Is Title Insurance Transferrable After Buying It?

No, title insurance is not transferable because it serves as a lifetime guarantee to a legal title, unless that title changes. Since you paid in full for the title insurance during closing costs, it remains yours and is not transferable – not to your spouse, significant other or whomever.

If you’re frustrated and upset about this news, it’s important to remember what it is and why it is set up so that title insurance policies cannot be transferred.

Title insurance is a one time purchase that protects your ownership over a property from past liens and new claims.  That is why it can also only be purchased during the closing meeting of a home transfer from a title insurance company.

Can I Add My Spouse to an Existing Policy?

Yes, you can add a spouse or a dependent onto an existing title insurance policy. If you add a spouse or an heir onto an existing policy, the policy will not change and your property will remain covered.

Along the same lines, you and your heirs will always be protected from everything listed under that policy — even if you do not inhabit the property at a later point. Also, removing someone from a policy will not affect your coverage at all.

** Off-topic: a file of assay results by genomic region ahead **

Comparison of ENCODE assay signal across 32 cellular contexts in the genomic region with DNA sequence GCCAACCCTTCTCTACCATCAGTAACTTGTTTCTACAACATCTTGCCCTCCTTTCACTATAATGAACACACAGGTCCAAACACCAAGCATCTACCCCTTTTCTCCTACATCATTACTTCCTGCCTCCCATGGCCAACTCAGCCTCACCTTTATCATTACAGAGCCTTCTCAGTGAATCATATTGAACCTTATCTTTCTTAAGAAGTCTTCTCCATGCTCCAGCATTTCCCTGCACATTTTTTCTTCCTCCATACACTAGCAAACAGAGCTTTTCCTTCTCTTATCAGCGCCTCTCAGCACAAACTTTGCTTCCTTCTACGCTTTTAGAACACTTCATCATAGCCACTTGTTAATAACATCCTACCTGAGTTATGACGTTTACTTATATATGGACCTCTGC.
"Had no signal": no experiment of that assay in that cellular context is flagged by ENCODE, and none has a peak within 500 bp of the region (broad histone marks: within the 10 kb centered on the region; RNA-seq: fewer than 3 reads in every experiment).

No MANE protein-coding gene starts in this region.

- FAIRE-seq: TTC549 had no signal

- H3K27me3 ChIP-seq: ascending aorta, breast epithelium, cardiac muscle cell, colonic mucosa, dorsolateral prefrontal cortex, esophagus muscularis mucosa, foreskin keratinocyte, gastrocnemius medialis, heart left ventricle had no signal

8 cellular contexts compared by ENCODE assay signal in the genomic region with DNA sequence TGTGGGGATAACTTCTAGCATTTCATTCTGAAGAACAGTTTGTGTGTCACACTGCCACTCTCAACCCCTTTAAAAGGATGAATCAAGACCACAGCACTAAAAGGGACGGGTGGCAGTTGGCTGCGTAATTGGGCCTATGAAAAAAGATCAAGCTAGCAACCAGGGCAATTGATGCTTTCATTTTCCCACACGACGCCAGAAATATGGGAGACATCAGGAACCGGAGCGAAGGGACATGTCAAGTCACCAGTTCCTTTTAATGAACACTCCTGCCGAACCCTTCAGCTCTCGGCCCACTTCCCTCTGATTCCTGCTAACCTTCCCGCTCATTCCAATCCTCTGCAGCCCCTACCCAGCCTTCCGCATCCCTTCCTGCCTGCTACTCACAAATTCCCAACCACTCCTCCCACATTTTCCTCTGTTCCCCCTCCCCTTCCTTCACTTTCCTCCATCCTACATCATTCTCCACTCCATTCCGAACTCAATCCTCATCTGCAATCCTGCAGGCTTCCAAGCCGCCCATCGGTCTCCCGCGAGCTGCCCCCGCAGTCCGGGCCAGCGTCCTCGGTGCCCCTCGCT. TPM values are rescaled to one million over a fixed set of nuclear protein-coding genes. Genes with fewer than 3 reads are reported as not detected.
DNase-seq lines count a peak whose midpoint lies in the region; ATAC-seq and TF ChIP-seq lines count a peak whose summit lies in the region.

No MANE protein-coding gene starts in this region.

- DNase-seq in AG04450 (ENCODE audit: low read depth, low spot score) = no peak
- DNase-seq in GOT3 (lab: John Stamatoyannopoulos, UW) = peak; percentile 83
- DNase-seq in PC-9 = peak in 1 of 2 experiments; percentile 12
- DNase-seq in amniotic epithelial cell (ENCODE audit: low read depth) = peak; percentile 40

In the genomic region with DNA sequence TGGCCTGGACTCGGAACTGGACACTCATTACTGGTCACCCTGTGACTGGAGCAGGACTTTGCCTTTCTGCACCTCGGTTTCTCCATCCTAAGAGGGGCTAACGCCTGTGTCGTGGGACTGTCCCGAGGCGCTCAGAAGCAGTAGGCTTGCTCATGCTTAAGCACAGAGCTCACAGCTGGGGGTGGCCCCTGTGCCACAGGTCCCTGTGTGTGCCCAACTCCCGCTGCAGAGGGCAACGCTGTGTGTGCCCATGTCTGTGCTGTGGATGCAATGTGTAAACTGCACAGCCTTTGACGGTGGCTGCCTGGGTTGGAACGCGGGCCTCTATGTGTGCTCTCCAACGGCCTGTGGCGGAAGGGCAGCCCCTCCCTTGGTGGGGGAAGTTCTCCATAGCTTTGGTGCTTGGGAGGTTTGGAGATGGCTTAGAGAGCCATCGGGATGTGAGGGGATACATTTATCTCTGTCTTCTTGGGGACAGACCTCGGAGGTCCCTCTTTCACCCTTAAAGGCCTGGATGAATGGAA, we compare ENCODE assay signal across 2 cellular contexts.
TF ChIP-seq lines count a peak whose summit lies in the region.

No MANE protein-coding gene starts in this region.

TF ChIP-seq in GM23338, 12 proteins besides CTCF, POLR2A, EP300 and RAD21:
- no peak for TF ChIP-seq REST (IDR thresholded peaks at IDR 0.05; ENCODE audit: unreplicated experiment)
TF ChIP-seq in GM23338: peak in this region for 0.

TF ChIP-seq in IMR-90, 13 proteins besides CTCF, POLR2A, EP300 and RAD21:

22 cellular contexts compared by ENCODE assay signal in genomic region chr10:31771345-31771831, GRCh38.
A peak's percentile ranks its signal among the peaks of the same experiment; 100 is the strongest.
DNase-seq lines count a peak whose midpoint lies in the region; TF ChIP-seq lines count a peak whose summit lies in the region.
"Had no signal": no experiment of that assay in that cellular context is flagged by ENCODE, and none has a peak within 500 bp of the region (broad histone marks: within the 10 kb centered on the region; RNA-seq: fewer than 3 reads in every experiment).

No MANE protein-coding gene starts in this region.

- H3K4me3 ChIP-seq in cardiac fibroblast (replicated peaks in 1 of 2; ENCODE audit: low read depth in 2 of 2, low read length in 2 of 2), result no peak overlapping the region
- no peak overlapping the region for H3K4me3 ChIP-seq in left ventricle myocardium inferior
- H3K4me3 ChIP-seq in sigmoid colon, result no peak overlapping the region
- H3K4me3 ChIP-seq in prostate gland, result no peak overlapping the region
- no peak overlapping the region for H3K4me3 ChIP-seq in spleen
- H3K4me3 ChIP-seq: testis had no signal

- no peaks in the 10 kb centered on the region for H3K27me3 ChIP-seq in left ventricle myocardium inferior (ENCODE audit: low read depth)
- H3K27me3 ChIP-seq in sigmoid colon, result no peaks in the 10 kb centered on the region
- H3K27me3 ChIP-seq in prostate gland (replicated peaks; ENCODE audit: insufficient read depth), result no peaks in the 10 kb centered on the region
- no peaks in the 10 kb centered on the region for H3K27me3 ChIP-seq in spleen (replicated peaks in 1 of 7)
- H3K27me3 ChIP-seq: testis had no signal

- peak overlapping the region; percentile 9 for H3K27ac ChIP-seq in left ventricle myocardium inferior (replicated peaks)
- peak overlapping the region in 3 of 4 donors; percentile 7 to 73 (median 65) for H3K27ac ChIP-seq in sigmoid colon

Will My Heirs or Dependents Inherent My Title Insurance Policy?

Title insurance can be inherited along with a property, but it cannot be gifted. If the owner of the property dies, the title insurance will continue as is for any heirs or legal beneficiaries of the property. But title insurance is not automatically transferred with a title if gifted or sold to a family member.

This means the title policy only terminates once the legal title transfers to a new owner.

In What Situations Will I Require New Title Insurance?

One of the only few instances title insurance may need to be tweaked is if you place a quitclaim on a residence for an LLC you do not fully own. In that case, the policy may need to be updated or a new one purchased.

In most cases, title insurance remains pretty inflexible to provide maximum protection under the law against any claims associated with the property.

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